• Climate Change,  Conservation,  Marketplace Equity,  Soil Health

    Conservation, not Consolidation (Take Action!)

    Over the last few weeks, we have been posting an educational ‘Farm Safety Net Fridays’ series on our Instagram page. This has all been leading up to a week of action titled: Conservation, not Consolidation. You may have seen a blog post from us a few weeks back about the farm safety net. In it, we outlined how some folks on Capitol Hill want to use climate-smart agriculture funding to prop up commodity programs.  

    Some lawmakers in Congress are being pressured to raise commodity program subsidies by $20 to $50 billion. These include the Price Loss Coverage (PLC) program, which makes payments to commodity farms relative to a price floor, or a “reference price,” fixed in legislation. Just 0.3 percent of farms are projected to benefit most from an increase in PLC reference prices.  

  • Climate Change,  Conservation,  Soil Health

    Protecting Ohio’s Most Valuable Natural Resource

    It is impossible to overstate the importance of what is under our feet. Healthy soil is at the root of healthy water, food, economies, and communities. When taken care of, soil has the potential to store carbon and help mitigate the climate crisis. Yet, even with all that relies on healthy soils, this natural resource is increasingly becoming lost or degraded. The value of soil is simply overlooked and those who do recognize the importance of healthy soils are without the support to preserve them.

    There is a need to educate the public on the importance of healthy soils while celebrating this natural resource. That’s why OEFFA and the Ohio Soil Health Initiative (OSHI) are planning an Ohio Soil Health Week—a weeklong celebration that will bring together farmers, community members, organizations, state leaders, and legislators to amplify different voices and share how powerful and important Ohio’s soils are.

  • Climate Change,  Conservation,  Organic

    New Year, New Organic Rules

    Welcome to 2024! To help us ring in the new year, we wanted to highlight some recent changes to the USDA organic standards and share what’s on the horizon. There have been some notable updates to the standards, some of which will go into effect in 2024. While we still have significant room for improvement, these updates help to strengthen the USDA organic label and foster more consumer trust.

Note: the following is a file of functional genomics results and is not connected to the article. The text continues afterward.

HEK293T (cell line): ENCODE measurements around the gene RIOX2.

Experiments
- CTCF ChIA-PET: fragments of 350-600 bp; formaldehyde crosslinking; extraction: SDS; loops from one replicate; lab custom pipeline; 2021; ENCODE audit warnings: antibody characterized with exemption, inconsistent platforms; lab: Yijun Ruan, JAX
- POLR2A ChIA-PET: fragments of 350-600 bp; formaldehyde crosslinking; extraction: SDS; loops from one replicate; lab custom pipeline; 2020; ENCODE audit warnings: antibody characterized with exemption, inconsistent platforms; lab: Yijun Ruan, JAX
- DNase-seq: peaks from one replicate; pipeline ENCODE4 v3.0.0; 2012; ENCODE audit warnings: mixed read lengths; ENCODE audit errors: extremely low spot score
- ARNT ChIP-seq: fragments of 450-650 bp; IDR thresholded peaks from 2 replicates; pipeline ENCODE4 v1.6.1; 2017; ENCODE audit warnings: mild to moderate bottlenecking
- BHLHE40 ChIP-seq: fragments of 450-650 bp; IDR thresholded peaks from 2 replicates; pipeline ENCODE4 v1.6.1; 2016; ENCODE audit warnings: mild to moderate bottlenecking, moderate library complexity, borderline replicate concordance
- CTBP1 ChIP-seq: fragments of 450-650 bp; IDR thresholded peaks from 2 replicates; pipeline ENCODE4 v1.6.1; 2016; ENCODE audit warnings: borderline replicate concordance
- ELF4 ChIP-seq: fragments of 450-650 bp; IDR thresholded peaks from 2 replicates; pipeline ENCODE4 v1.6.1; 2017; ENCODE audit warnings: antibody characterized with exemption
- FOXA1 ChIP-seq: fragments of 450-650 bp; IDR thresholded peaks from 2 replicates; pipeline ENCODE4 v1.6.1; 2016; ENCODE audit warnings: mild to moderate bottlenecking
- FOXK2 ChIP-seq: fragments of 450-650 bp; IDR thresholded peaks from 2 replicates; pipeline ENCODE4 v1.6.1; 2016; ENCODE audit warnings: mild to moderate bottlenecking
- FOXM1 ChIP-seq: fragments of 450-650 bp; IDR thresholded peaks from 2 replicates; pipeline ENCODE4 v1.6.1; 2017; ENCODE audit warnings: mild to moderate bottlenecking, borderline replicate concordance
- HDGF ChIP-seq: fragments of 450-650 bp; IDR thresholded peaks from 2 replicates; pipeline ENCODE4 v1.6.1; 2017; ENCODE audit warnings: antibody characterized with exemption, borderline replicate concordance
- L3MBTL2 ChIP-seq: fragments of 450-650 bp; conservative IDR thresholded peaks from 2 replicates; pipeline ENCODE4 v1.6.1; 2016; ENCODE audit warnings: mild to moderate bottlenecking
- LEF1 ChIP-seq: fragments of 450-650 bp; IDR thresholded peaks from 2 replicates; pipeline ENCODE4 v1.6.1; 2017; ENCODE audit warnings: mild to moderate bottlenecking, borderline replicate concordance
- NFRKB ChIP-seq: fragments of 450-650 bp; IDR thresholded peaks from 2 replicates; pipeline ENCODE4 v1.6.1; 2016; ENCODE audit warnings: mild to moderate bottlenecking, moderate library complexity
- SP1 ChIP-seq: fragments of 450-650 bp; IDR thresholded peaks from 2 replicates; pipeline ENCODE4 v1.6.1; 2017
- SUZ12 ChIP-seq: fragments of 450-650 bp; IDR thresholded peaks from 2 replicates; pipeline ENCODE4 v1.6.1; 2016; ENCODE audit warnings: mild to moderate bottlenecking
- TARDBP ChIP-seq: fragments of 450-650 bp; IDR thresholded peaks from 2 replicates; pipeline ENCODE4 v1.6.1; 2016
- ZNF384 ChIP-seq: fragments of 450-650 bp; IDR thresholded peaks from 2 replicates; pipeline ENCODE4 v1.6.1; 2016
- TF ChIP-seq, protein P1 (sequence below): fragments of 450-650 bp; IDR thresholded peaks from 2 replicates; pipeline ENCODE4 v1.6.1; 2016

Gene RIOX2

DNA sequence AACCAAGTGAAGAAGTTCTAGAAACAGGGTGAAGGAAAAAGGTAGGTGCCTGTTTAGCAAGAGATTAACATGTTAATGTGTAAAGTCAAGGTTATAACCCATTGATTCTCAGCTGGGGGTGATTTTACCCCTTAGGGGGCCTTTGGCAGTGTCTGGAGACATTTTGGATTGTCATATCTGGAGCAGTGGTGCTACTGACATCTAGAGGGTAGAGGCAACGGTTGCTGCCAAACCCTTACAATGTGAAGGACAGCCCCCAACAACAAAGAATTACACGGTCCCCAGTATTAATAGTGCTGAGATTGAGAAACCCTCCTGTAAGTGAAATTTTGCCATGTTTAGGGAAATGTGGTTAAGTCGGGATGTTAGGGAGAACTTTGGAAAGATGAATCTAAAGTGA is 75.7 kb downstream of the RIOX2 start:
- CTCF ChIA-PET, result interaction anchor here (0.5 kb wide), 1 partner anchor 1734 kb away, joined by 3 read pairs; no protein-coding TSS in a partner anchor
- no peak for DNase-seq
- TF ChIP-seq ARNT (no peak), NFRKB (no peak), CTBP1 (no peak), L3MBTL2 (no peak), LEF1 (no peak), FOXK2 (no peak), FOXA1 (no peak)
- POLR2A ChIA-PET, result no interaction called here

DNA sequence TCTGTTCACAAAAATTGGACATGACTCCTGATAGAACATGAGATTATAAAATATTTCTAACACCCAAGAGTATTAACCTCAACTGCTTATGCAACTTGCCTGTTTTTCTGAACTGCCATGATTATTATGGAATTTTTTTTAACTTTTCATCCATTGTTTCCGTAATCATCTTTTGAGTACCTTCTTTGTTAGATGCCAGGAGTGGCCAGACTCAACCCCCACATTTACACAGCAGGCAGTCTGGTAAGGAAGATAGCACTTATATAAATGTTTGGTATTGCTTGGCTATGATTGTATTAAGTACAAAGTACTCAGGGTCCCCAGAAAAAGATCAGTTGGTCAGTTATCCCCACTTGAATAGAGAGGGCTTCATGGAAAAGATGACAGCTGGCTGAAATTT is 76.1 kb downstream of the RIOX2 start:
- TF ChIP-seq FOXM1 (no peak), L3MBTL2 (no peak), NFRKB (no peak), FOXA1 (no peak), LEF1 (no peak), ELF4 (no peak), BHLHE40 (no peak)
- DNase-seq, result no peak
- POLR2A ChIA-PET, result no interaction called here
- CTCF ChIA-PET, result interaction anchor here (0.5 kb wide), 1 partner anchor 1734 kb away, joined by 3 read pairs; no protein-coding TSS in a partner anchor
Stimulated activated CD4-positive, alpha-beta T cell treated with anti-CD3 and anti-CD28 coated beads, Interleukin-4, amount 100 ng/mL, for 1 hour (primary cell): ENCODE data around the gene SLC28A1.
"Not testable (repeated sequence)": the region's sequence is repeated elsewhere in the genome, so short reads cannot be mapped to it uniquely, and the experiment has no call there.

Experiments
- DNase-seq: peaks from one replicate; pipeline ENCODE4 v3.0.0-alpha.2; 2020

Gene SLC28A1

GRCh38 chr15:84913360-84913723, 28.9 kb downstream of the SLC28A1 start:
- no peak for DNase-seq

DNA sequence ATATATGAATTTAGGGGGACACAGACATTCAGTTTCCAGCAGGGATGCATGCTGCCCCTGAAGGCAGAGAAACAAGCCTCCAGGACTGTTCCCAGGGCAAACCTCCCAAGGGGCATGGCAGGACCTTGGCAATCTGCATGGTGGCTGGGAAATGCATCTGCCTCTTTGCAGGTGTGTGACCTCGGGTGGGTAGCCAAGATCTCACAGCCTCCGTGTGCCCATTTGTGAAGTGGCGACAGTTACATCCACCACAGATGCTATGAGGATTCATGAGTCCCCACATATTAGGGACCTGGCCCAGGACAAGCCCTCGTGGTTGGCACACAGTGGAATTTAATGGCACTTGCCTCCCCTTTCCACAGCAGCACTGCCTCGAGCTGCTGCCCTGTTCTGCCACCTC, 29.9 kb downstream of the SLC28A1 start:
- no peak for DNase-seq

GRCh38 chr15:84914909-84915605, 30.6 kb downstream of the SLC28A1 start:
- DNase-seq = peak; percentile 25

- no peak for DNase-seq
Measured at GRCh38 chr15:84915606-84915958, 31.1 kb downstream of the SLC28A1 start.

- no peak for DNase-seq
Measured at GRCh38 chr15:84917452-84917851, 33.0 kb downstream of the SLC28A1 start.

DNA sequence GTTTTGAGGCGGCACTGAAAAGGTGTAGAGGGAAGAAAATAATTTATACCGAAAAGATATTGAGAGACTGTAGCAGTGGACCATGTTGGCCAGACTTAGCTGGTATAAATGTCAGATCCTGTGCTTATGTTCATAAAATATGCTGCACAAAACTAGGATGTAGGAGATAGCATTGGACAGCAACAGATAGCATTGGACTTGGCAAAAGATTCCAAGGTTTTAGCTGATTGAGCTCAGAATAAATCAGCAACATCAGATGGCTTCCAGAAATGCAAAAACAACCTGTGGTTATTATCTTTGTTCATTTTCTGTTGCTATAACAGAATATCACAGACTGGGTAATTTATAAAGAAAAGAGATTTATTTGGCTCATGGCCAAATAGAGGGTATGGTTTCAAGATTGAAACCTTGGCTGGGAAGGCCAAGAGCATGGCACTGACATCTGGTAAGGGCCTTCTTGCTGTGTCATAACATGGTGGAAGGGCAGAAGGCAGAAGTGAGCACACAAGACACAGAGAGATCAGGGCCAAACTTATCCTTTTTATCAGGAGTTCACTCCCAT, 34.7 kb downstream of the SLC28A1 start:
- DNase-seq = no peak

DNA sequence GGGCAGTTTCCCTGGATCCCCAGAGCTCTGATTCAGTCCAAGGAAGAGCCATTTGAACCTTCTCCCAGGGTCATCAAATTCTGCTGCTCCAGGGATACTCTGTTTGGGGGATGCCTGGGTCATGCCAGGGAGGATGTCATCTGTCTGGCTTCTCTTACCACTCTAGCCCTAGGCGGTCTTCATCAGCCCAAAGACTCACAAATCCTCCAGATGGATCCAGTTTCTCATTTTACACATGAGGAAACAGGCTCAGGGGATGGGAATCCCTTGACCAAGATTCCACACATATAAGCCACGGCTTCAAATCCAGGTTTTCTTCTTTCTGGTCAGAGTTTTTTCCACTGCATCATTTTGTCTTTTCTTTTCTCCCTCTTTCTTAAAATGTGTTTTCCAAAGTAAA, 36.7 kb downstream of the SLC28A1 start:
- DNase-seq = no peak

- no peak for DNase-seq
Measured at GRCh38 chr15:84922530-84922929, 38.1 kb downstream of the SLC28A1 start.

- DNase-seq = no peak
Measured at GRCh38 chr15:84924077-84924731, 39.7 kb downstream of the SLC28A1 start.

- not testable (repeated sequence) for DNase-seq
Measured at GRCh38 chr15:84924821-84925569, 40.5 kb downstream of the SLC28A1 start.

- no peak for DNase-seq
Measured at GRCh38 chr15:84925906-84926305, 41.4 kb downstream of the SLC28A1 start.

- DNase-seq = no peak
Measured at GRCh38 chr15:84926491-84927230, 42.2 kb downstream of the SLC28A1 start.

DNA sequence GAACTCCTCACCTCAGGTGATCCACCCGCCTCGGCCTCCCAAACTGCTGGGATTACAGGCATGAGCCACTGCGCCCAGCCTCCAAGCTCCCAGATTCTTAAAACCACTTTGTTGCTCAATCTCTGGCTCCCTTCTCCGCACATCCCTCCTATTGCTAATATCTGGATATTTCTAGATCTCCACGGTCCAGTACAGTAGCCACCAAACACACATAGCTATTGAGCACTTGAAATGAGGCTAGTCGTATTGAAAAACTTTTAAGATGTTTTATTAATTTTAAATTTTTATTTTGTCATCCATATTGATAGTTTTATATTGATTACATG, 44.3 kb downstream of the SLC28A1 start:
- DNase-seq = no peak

• Climate Change,  Conservation,  General,  Marketplace Equity

    Finding “Common Ground” Around Sustainable, Equitable Food Systems

    In early November, OEFFA Grassroots Policy Organizers Lauren and Nicole had the pleasure of participating in a happy hour and movie screening of Common Ground. The screening was hosted by our partners at the Greater Cincinnati Regional Food Policy Council.

    The Food Policy Council is an initiative of Green Umbrella and a collaboration between individuals and organizations working toward a vision of a resilient food system.

    Common Ground is a follow-up to the film Kiss the Ground. Both highlight the importance of investing in local food systems and planetary health to foster a resilient food safety net. 

  • Climate Change,  Conservation,  Farm Bill,  Marketplace Equity,  Organic,  Soil Health

    Holistic Needs to Address in the 2023 Farm Bill

    This post was written by OEFFA Grassroots Policy Organizer, Nicole Wolcott, and originally appeared on the Marbleseed blog.

    A sustainable and resilient agriculture system is built from the ground up: from the grassroots. Our food system has a foundation in the soil, the very base of the earth. Keeping with this theme, our support building, education, and advocacy must be centralized in our communities. The Ohio Ecological Food and Farm Association (OEFFA) has done deep work to cultivate a narrative that is centered in this thinking.

    We believe that all living things have intrinsic value, and it is up to us to make good, healthy, nutrient-rich, and sustaining food a right. Your voice and your opinions have power. As we continue to push for building a diverse and just food system in the 2023 Farm Bill, we need you to share your stories and truths. No matter your background or understanding of agriculture, you have a stake in our food system. You are a steward of the land; you eat and thrive off the land. Therefore, this groundswell of rich work is crucial to formulate an equitable living world for all.

  • Climate Change,  Conservation,  Farm Bill,  General,  Organic

    Here’s Another Acronym: What is NSAC?

    The National Sustainable Agriculture Coalition (NSAC) is a coalition of grassroots organizations that focuses on advancing sustainable agriculture and food systems. NSAC accomplishes these goals by advocating for federal policy reforms. Across this network, relationships are built so that we can achieve a nationwide reach of fighting for just, sustainable, and equitable food systems

    OEFFA became a member of NSAC when our policy program was developed more than 11 years ago. Being a member means that we bring issues of importance to our members to the table and are part of the decision-making process. We work together to advance policy to support small and mid-size farmers, protect natural resources, promote healthy rural communities, and ensure equal access to healthy, nutritious food.